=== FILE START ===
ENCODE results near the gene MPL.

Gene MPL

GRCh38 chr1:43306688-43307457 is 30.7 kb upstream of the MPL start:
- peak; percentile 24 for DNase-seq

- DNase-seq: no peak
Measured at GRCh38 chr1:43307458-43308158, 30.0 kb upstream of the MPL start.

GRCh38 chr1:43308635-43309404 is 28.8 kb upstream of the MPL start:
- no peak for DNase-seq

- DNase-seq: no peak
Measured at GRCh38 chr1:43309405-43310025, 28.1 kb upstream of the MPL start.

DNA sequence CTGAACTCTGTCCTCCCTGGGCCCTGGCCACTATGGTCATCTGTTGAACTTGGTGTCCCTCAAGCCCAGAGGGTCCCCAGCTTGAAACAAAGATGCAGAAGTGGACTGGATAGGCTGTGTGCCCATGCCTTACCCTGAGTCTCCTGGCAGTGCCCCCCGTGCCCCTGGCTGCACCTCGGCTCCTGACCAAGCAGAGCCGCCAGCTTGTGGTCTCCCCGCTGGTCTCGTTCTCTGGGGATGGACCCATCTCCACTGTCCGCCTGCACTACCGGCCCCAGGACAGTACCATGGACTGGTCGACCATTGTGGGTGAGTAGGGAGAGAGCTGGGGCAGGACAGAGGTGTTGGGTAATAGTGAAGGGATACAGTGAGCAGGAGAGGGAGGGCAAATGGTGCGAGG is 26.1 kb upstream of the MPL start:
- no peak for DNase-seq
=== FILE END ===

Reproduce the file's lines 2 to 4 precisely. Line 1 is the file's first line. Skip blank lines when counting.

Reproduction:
Gene MPL

GRCh38 chr1:43306688-43307457 is 30.7 kb upstream of the MPL start:
- peak; percentile 24 for DNase-seq